U.S. Navy Secretary Richard V. Spencer said Saturday that he did not threaten to resign if President Trump reverses the Navy’s plans to expel Chief Petty Officer Edward Gallagher from the elite unit in a war crimes case. “Contrary to popular belief, I’m still here. I did not threaten to resign,” Spencer said at a security conference in Halifax. The New York Times reported earlier today that Spencer and the commander Rear Adm. Collin Green had threatened to quit if Trump subverted the process citing administration officials. Reuters reported on Friday that Spencer said Chief Gallagher should face a board of peers “the process matters for good order and discipline.” The events take place amid heightened pressure on Defense Secretary Mark T. Esper and Gen. Mark Milley, the chairman of the Joint Chiefs of Staff, to come up with a compromise in hopes of persuading the president to change his mind. The Navy is continuing with the disciplinary action against Chief Gallagher, who Trump has vehemently supported. The president wrote in a Twitter post on Thursday that he would personally intervene if the Navy took away the commando’s Trident pin.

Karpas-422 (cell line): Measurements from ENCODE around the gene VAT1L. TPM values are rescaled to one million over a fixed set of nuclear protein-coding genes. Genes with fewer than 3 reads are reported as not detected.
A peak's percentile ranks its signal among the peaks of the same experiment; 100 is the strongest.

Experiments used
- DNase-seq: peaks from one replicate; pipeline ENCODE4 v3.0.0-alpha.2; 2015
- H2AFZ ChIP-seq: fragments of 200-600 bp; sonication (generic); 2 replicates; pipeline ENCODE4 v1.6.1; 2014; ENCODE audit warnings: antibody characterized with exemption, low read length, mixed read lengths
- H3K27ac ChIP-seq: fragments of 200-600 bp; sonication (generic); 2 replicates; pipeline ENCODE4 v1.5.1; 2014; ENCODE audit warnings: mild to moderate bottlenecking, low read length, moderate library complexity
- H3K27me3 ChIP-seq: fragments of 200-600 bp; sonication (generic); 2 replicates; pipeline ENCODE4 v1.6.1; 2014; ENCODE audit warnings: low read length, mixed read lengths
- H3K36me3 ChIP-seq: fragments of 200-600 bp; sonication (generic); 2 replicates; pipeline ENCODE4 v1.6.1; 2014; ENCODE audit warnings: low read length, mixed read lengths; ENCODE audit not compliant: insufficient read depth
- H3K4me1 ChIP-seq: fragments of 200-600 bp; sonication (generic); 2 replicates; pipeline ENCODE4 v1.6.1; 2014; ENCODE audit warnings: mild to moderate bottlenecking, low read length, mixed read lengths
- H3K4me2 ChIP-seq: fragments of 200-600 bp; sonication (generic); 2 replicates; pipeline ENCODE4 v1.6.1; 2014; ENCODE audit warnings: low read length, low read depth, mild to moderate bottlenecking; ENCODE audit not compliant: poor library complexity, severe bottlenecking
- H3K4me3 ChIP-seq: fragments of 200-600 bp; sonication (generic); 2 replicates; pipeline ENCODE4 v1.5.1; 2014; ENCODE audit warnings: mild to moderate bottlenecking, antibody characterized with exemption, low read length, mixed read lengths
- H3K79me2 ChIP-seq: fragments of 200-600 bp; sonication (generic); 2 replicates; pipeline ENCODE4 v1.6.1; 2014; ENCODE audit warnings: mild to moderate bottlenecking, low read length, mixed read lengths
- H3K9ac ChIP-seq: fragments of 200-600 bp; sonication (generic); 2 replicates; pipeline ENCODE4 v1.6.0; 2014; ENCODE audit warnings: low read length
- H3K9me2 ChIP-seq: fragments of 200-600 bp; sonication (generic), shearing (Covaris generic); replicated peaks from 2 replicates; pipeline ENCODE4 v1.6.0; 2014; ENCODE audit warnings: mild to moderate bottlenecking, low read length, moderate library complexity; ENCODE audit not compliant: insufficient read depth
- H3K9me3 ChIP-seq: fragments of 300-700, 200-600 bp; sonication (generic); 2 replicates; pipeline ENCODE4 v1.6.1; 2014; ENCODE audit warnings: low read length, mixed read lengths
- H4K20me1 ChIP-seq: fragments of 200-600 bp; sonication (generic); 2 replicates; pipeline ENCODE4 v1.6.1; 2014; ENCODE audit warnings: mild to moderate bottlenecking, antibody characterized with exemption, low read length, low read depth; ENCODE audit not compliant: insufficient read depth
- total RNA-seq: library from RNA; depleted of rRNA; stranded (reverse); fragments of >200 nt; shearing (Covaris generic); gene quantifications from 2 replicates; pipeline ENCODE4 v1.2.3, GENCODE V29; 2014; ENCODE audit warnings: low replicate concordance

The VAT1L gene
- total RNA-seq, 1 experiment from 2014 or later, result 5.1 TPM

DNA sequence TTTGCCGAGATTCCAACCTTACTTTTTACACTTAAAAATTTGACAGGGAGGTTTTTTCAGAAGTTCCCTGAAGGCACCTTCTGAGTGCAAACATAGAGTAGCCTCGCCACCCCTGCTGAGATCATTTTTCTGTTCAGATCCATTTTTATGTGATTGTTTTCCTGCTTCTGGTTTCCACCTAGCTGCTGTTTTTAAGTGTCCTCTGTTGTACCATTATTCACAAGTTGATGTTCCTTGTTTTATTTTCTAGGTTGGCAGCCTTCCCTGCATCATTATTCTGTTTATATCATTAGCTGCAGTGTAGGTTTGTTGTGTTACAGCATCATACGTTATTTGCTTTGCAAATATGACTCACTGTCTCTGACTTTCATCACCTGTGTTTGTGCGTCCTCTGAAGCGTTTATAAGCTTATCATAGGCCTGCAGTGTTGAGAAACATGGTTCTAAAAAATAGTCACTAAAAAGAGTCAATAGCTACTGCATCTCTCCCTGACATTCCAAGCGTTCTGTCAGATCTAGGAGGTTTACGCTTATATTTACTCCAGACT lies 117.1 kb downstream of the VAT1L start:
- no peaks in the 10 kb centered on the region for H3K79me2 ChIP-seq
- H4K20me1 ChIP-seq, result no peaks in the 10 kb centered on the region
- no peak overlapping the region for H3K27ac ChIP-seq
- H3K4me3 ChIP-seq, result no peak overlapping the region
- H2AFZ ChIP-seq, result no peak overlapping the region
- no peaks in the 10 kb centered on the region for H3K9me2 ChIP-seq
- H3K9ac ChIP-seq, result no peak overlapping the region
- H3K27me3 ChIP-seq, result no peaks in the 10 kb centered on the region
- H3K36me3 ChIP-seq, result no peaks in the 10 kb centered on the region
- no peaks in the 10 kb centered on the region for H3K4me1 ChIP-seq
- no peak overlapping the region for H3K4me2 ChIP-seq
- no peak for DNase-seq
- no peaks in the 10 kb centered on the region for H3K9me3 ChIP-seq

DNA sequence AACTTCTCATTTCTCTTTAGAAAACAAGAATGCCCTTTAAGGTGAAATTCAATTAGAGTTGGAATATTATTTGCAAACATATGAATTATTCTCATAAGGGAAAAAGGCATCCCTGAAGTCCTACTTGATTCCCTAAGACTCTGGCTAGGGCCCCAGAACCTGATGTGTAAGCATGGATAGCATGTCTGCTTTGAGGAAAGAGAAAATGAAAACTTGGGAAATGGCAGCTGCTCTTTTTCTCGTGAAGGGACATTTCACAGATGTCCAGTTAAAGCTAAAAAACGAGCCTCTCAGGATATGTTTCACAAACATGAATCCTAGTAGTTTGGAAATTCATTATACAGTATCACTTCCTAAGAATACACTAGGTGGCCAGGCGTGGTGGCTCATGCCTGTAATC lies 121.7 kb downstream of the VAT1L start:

Gallagher was accused by SEALs in his platoon of shooting civilians, murdering a captive Islamic State fighter with a hunting knife in Iraq, and threatening to kill SEALS who reported him. The Navy demoted the chief who was convicted of posing for photos with the teenager’s dead body. Administration officials said they hoped that Trump would allow for the proceedings to continue, but it is not clear whether the president will do so. The commando has been supported by conservative lawmakers and media outlets and when his court-martial ended in acquittal on those charges, Trump congratulated him and criticized prosecutors.